It would be a waste of space to criticize Goodwin’s use of history: it is arbitrary, inaccurate, and indifferent to the requirements of explanation.1 For all his talk about “community” and “authority,” he seems wholly uninterested in evidence or concrete examples. His conception of community is a fair specimen:

Community provides a mooring for the spirit. For community is a restraint that liberates. It relieves us of the necessity to continually prove our worth or to seek reassurance of that worth. It diminishes the destructive social process of judging and being judged which cripples our capacity to think and act freely and with honesty. [P. 79]

No doubt the Puritan founders of “the city of the hill,” which Goodwin admiringly mentions, would be bemused by the last two sentences. Here and elsewhere in the book, it seems never to occur to Goodwin that community, like all lofty goals, may exact a fierce price, one that might be worth paying if we are truly serious and recognize that the highest goods impose the severest demands. But when Goodwin remarks that “we are made less by the magnitude of denial” (p. 192), one cannot help suspecting his city on the hill to be Esalen rather than Plymouth.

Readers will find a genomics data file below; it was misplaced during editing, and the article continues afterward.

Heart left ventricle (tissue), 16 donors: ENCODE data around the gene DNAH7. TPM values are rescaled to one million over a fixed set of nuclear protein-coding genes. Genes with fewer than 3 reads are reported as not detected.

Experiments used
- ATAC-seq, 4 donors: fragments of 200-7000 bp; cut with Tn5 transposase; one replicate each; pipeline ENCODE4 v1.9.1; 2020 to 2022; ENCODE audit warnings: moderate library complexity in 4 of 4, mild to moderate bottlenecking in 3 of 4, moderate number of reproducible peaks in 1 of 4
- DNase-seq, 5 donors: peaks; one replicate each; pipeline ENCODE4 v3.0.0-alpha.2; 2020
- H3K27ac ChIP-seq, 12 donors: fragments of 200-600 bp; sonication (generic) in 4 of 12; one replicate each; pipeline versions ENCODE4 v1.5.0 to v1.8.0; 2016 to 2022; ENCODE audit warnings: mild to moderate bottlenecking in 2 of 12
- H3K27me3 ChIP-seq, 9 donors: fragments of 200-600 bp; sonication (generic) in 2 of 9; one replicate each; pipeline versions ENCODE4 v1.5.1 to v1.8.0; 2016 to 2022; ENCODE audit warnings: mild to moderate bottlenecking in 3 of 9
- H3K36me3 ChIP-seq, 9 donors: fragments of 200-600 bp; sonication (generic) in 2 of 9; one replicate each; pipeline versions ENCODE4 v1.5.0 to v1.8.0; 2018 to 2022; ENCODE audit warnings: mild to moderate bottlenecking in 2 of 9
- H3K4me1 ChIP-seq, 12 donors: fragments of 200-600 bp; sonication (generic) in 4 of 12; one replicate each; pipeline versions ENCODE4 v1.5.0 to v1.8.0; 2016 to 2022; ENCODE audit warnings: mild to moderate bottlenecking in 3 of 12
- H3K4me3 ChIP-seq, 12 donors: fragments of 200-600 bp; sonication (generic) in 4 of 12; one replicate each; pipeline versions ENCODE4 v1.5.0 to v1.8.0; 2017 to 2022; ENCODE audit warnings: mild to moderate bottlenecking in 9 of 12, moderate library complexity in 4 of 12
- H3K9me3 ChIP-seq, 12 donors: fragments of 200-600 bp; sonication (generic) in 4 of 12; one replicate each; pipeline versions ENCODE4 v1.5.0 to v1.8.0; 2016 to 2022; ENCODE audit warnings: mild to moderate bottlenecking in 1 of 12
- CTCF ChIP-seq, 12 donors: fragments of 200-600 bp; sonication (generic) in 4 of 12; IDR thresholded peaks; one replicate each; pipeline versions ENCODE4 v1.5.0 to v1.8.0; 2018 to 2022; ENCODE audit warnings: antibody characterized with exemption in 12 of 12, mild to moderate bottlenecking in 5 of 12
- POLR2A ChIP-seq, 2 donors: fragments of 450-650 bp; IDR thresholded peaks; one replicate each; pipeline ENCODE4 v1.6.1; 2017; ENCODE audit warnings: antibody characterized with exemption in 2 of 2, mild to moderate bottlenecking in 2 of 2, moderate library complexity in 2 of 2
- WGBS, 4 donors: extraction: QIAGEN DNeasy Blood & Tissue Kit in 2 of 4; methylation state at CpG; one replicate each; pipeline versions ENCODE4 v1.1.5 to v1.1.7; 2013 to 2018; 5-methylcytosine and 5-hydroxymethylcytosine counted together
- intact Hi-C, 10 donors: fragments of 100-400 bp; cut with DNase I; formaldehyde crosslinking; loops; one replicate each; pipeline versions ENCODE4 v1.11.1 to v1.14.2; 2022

In the same careless and self-indulgent spirit Goodwin uses the great writers of the past: a sprig of Nietzsche, a tidbit from Kierkegaard, a morsel of Machiavelli, an hors d’oeuvre from the Old Testament, a slice of Plato, a helping of Marx. Throughout Goodwin follows a consistent principle of selection which is to avoid the harsh and demanding teaching of each writer. Not the Marx of class struggle and revolutionary violence; the Plato who demanded an inhuman austerity in his republic; the Machiavelli who loved his native city more than his soul. Marx, instead, appears mainly as the prophet of consciousness, “liberating individuals to fulfill the more expansive possibilities of their humanity” (p. 16). Plato is made to support the very conception of freedom which he opposed.2 In sum, Goodwin treats history and ideas as the American frontiersman treated the virgin land, exploiting its riches but refusing it respectful and affectionate care.